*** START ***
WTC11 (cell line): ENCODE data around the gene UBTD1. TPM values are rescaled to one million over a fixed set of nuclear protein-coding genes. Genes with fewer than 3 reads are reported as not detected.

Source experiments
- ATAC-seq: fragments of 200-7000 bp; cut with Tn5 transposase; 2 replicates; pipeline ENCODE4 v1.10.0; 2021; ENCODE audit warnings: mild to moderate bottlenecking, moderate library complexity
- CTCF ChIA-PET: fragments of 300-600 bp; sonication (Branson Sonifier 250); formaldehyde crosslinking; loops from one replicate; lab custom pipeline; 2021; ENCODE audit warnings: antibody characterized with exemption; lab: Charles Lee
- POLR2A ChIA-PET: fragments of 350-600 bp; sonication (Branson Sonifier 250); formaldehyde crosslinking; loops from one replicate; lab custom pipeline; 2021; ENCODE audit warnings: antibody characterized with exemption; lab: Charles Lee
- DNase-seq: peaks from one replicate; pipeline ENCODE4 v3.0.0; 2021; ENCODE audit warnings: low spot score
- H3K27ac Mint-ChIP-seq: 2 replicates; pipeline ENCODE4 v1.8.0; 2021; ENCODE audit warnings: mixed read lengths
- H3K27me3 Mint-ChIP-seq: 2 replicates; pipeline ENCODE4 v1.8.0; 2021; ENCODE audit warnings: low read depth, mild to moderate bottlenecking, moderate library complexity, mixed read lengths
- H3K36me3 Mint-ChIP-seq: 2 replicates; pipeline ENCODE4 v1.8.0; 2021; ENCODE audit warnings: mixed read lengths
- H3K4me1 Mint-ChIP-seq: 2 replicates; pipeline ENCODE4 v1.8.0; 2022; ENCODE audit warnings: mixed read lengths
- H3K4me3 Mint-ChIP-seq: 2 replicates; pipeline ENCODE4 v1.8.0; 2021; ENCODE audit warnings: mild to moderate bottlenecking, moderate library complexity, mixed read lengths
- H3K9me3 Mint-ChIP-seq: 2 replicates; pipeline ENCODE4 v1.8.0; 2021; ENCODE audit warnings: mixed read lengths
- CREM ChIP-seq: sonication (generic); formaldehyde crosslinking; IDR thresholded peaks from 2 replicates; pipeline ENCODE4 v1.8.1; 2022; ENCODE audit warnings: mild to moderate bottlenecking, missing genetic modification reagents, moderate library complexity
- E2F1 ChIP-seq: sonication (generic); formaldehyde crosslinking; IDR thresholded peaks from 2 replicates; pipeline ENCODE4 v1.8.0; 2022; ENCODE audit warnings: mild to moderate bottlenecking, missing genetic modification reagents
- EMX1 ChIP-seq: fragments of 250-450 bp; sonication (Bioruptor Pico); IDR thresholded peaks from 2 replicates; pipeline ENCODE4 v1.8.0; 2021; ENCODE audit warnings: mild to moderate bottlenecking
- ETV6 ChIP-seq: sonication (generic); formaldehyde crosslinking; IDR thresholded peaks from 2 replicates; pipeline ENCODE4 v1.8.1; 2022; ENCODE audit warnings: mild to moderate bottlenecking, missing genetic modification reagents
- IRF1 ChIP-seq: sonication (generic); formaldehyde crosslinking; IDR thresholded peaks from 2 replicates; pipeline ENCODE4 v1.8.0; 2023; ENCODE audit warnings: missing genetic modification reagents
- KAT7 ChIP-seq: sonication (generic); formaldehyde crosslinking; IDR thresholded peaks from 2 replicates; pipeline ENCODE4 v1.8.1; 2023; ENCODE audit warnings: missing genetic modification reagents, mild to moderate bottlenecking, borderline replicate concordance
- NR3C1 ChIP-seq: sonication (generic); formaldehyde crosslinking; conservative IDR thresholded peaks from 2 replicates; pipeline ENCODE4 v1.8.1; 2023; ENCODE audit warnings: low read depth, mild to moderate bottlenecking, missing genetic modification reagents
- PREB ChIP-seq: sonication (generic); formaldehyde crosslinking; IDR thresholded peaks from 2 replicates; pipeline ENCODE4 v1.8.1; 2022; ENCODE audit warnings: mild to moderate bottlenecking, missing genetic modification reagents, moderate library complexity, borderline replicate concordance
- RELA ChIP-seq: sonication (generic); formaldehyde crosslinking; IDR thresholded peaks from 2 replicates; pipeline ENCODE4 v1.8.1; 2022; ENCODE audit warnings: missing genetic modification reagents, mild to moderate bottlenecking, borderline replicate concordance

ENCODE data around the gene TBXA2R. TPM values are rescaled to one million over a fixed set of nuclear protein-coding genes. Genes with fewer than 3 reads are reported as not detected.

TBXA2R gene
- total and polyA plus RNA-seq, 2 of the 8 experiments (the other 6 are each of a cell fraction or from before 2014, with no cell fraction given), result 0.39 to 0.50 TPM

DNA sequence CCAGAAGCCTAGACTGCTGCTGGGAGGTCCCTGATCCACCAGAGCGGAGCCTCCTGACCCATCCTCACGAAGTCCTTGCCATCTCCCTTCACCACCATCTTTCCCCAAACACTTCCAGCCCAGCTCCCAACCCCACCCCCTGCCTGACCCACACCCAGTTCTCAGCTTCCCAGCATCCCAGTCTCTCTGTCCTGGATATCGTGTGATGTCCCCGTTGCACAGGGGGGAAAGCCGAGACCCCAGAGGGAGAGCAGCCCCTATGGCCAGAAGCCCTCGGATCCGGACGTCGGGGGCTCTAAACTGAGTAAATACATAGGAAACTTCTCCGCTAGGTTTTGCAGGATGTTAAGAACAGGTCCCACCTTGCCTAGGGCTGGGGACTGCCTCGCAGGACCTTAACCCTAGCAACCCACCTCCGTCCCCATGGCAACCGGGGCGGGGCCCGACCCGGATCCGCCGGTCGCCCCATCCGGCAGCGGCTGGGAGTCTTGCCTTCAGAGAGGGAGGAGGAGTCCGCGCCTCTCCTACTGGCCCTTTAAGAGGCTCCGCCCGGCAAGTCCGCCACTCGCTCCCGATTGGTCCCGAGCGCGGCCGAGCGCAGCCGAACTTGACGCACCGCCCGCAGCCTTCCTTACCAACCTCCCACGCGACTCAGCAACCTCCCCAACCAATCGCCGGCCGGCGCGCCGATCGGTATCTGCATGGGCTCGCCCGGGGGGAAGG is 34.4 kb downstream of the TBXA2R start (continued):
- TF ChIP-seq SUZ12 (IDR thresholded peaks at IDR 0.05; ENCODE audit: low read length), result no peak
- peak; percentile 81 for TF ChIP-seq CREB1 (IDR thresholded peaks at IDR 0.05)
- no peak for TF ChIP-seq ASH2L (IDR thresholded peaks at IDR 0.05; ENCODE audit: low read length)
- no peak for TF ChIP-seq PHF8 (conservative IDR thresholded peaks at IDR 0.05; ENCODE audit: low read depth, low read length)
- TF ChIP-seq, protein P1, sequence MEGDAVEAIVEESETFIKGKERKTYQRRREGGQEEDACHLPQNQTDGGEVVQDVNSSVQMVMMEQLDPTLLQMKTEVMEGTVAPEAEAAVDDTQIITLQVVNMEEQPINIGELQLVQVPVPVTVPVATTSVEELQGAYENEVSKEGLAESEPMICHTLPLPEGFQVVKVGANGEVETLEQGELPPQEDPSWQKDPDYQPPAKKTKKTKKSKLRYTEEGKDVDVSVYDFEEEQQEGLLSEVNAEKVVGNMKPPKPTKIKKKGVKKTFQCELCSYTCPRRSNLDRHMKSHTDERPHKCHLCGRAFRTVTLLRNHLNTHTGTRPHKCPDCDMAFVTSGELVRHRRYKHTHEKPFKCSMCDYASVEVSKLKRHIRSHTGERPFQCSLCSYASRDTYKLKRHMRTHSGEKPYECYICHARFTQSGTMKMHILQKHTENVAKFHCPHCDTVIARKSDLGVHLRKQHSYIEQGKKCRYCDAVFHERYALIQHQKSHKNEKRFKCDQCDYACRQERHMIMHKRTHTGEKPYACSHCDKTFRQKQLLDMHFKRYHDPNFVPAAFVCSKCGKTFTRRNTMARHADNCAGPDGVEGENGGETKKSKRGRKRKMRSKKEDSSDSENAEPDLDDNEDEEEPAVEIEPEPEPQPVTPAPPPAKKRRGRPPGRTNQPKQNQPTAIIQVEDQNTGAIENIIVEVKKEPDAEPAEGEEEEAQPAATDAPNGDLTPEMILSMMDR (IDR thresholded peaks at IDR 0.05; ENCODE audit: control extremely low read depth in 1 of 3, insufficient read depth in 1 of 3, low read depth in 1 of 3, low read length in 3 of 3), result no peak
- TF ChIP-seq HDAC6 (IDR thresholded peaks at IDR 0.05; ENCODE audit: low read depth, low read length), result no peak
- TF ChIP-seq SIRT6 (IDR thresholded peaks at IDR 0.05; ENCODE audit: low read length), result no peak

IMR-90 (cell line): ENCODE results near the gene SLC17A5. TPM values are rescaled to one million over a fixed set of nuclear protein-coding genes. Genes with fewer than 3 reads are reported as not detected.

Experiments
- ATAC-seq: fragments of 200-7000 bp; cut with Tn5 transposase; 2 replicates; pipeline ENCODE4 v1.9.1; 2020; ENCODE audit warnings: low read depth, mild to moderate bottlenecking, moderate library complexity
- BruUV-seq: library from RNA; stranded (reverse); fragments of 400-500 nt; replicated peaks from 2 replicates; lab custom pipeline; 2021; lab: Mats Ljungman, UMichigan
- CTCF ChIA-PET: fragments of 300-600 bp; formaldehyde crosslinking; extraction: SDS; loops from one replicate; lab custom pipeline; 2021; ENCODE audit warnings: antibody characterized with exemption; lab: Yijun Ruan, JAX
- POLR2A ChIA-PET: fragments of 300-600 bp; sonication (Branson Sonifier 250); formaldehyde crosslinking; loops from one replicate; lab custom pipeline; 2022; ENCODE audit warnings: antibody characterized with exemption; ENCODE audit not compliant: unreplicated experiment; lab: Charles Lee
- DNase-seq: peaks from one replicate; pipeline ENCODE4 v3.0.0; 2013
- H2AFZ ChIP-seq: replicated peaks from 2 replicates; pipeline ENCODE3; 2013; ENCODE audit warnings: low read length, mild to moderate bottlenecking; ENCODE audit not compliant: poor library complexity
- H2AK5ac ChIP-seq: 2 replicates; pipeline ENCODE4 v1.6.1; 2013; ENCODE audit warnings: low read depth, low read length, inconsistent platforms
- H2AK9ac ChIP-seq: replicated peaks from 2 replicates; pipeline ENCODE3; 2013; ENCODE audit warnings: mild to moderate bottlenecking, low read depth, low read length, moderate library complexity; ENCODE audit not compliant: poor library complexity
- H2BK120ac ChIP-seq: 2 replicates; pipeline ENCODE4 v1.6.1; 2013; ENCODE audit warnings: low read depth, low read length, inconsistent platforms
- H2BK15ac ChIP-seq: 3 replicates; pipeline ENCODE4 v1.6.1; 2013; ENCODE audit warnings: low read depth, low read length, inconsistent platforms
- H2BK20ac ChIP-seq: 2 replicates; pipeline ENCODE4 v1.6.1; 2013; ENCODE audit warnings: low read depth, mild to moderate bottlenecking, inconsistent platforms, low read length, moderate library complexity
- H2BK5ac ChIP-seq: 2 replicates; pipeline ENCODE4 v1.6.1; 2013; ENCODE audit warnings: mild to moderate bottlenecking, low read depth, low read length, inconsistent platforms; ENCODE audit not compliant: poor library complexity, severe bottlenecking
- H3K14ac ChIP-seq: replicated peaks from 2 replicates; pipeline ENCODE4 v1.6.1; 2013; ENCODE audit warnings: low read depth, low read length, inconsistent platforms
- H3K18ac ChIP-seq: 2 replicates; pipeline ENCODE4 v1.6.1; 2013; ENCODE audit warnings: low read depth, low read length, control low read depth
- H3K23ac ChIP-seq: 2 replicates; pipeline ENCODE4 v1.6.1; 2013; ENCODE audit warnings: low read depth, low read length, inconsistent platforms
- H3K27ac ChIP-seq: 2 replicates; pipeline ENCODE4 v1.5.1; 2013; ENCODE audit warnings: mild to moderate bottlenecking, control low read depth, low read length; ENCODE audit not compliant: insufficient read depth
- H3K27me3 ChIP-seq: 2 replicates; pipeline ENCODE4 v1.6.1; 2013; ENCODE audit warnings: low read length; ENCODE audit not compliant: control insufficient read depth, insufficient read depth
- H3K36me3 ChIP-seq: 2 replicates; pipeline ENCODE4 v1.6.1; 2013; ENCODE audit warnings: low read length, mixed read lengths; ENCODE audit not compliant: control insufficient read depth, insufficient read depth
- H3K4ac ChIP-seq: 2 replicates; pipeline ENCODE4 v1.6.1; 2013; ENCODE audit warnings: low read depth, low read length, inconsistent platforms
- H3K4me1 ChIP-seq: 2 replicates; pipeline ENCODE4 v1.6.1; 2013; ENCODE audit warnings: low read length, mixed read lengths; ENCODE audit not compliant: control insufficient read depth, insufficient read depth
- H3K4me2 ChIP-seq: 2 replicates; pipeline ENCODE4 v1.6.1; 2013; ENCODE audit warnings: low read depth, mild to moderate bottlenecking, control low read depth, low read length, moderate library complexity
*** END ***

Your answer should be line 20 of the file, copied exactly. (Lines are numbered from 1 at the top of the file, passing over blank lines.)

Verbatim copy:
- PREB ChIP-seq: sonication (generic); formaldehyde crosslinking; IDR thresholded peaks from 2 replicates; pipeline ENCODE4 v1.8.1; 2022; ENCODE audit warnings: mild to moderate bottlenecking, missing genetic modification reagents, moderate library complexity, borderline replicate concordance